Our brains are strange, well able to spot patterns and recognize when certain behaviors are required simply because you’re doing the same thing again. We can use this to our benefit as writers, but sadly these endless repetitions can also blunt the mind, making it sluggish when it comes to generating new ideas.
And this is where doing something new helps. Even the smallest change in routine will wake up your mind. And once it’s woken up, it’ll start pulling up new ideas for you again, even if you go back to your old habits.
Another reason why doing new things helps is because the more you know, the wider a well of resources you have to draw from. For this reason, I once took Western Martial Arts lessons. It’s different, and I write fantasy, so it was a great idea to learn not only how broadswords, rapiers, longswords, etc. feel in my hands, but also how they’re used. And this knowledge has inspired my action scenes countless times.
So go gather yourself a random set of skills and life experiences. Or, if you suspect you might want to know something later, go take a course in that thing.
It’s a great investment for future inspiration.
4) Lure Inspiration
Some of us just really want to be inspired right now, while sitting at our desks. We will get around to those other things we need to do, but right now we need to write. Except the ideas just won’t come.
Fortunately for us, we can in fact come up with a whole list of ideas, simply by doing a few mental exercises:
Ask “What if…?” and answer that question. This is probably one of the best tools a writer can use to catch hold of an idea. What if an earthquake happened and it brought garden gnomes to life? What if a guy gets letters from his wife starting on the anniversary of her death? What if this character I have but don’t know what to do with went on a road trip? No what if question is too silly to ask, because you never know when answering one of those questions actually kicks off your next brilliant idea.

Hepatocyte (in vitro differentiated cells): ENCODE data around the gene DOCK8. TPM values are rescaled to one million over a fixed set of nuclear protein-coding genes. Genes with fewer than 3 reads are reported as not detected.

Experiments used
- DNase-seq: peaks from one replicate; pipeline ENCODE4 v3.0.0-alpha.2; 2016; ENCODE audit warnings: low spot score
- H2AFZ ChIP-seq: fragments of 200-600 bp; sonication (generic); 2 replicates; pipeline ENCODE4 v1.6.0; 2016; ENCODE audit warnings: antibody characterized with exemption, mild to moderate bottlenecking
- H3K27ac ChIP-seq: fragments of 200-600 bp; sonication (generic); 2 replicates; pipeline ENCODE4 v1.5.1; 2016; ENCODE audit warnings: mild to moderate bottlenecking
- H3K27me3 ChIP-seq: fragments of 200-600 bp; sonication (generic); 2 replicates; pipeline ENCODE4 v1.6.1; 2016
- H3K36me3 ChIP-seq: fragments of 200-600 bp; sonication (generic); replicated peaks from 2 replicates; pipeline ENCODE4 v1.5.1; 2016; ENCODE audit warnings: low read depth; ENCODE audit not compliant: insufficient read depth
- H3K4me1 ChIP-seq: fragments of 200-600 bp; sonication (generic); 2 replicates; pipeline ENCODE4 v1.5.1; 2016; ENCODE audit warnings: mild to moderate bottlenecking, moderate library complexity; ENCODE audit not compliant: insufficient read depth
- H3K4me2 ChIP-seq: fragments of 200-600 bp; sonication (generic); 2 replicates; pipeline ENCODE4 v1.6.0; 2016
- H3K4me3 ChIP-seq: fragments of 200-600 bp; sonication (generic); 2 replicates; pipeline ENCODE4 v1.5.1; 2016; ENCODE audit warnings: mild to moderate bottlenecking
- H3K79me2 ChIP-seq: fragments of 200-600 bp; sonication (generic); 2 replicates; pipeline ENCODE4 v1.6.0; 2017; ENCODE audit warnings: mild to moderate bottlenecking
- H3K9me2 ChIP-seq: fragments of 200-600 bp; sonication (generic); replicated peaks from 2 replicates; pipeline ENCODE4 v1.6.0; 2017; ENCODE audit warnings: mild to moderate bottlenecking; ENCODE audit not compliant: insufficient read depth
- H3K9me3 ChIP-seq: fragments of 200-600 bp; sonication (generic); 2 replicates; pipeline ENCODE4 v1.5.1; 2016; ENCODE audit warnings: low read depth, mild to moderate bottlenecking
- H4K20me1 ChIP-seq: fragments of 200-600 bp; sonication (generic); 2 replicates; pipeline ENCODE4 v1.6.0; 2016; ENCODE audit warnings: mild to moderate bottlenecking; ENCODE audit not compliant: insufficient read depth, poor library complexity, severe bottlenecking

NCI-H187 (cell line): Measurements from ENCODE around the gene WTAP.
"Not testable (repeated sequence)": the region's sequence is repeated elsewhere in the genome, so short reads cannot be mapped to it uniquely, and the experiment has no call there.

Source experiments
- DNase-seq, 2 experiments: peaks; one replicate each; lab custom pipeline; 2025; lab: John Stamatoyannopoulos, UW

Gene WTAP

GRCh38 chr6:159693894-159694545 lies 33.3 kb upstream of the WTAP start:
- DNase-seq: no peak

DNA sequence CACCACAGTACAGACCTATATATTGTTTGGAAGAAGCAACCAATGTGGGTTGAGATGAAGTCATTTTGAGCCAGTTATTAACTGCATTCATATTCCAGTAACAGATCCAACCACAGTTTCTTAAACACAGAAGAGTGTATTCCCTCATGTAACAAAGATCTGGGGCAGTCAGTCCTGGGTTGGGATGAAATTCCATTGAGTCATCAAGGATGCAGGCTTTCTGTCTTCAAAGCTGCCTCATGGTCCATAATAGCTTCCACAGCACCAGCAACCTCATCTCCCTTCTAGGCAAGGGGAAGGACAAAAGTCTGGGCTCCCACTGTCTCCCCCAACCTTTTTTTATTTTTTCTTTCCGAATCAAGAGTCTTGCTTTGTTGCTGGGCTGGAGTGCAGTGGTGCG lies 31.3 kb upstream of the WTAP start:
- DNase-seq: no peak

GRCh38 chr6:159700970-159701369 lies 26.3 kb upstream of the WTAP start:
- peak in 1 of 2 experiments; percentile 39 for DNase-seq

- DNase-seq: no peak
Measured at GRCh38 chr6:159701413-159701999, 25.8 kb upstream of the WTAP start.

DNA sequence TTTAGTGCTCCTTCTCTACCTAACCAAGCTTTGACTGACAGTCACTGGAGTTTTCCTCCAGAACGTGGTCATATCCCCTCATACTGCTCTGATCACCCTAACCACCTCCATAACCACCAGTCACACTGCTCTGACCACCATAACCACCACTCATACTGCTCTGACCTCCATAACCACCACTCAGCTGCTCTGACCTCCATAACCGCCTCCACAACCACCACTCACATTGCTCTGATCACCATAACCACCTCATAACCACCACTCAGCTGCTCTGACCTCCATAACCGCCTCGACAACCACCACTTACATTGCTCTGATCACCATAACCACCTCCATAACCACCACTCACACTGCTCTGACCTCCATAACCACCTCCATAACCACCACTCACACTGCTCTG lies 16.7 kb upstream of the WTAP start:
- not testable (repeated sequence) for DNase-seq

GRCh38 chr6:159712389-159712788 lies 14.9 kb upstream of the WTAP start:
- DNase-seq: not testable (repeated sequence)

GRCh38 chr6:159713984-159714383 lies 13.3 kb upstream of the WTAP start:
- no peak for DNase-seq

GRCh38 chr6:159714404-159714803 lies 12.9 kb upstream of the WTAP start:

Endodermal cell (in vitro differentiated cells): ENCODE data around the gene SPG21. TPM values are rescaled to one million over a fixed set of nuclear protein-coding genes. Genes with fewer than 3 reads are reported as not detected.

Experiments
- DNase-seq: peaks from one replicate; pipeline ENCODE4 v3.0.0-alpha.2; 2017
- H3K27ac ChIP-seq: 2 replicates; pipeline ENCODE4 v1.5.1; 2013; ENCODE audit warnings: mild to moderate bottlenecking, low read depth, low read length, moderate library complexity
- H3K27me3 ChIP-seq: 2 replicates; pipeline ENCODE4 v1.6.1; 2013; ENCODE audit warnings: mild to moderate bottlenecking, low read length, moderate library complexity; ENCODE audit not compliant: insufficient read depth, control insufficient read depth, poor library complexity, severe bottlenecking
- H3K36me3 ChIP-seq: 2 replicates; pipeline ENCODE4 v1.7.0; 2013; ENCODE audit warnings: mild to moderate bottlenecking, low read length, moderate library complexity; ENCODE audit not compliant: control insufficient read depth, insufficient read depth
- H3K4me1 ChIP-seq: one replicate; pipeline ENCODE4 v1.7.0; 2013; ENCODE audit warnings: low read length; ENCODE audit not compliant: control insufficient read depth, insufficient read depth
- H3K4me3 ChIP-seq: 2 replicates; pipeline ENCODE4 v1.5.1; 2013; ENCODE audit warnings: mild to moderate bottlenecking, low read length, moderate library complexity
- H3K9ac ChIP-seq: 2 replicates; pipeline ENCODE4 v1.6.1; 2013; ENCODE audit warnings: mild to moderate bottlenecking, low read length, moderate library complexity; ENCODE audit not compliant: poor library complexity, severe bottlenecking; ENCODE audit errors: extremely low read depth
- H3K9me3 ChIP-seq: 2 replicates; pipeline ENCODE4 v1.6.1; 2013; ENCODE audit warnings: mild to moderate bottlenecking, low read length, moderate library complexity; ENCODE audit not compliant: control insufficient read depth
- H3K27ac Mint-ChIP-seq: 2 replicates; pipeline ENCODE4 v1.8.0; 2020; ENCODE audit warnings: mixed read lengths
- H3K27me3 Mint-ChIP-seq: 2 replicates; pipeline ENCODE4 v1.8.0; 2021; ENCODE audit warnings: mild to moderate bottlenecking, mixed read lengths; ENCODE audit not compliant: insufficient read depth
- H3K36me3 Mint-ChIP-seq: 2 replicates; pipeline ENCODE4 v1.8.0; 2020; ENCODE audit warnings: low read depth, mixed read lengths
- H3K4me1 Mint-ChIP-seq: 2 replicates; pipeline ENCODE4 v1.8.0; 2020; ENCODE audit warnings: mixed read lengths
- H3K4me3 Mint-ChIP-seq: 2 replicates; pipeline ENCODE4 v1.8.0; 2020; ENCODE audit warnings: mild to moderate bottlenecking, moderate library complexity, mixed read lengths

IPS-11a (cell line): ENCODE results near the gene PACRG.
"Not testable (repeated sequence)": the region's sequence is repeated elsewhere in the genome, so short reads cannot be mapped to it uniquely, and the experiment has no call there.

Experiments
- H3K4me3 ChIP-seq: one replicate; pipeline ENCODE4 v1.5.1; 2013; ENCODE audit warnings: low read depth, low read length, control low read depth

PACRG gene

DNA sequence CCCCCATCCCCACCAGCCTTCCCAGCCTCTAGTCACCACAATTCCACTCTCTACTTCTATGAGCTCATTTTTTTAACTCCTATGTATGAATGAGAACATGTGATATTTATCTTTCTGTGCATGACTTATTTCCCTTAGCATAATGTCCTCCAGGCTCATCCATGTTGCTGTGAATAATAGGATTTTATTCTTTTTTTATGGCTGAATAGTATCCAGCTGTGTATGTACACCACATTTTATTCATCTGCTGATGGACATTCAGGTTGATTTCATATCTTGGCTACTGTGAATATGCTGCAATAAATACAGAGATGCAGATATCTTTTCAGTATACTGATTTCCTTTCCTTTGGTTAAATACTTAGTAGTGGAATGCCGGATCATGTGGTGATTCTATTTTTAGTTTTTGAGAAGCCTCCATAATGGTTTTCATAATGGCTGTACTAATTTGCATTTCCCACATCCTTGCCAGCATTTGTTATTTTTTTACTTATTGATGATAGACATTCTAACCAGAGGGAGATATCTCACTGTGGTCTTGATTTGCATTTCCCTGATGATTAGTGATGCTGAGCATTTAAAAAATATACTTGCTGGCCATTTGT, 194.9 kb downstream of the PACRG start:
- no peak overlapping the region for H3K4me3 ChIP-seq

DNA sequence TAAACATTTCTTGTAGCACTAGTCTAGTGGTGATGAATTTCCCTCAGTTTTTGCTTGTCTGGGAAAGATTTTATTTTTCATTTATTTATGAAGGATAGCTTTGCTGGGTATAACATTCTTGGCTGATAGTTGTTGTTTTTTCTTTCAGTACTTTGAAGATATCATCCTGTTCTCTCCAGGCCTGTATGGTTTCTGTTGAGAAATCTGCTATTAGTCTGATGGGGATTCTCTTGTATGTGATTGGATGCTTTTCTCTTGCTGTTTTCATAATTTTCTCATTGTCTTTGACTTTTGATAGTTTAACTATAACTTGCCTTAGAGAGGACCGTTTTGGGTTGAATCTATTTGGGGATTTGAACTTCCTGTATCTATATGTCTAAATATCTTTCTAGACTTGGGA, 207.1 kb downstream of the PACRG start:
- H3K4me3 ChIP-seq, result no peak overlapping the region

Ask “If…then…” questions. These are almost like what if’s but these tend to be more specific. I find it useful when I’ve already started a story and got stuck on what’s supposed to happen next. Usually what I’ll do is take a few steps back in the story and think along the lines of “If Character A did thing B, then thing C happens, which causes Character D to…” And if there’s a blockage somewhere, like Character D didn’t know about thing C, I can figure out how to inform said character in order to let the story progress again. I also use this method when something unexpected happened and I don’t know what the fall-out will be in the story.
Concept Building. Basically, I’ve come to a certain point where I realized that stories all need a specific set of things in order to work. And I can specifically call up the required ideas simply by figuring out how to fill the gaps in my concept. So let’s say I have a character, but not a plot. I would then focus my thoughts on filling in my plot questions until I knew the inciting incident, the goal, the conflict, the stakes and the climax. If I know the plot but not the character, I’d figure out a character with motivations and traits that would ramp up the drama as a result of my plot points. Sometimes, I’ll start with as little as the climactic scene and work my way back. But the point is, I know which questions to ask because I know exactly which pieces I’m missing.
5) For Heaven’s Sake, Show Up.
Way too many writers I’ve encountered will say something along the lines of “I want to write, but I’m just not feeling inspired.”
If you’ve been saying that, be prepared for a healthy dose of good and bad news…